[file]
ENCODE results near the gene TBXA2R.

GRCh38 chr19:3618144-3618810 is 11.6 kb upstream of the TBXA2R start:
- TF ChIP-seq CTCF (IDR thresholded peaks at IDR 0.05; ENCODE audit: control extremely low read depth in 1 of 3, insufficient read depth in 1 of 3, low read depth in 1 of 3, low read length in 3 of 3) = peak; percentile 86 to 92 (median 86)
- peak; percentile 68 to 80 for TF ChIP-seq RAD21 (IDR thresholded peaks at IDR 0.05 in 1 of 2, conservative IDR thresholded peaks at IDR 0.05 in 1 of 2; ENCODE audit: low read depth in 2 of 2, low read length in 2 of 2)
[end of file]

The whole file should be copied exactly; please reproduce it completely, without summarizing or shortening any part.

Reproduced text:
ENCODE results near the gene TBXA2R.

GRCh38 chr19:3618144-3618810 is 11.6 kb upstream of the TBXA2R start:
- TF ChIP-seq CTCF (IDR thresholded peaks at IDR 0.05; ENCODE audit: control extremely low read depth in 1 of 3, insufficient read depth in 1 of 3, low read depth in 1 of 3, low read length in 3 of 3) = peak; percentile 86 to 92 (median 86)
- peak; percentile 68 to 80 for TF ChIP-seq RAD21 (IDR thresholded peaks at IDR 0.05 in 1 of 2, conservative IDR thresholded peaks at IDR 0.05 in 1 of 2; ENCODE audit: low read depth in 2 of 2, low read length in 2 of 2)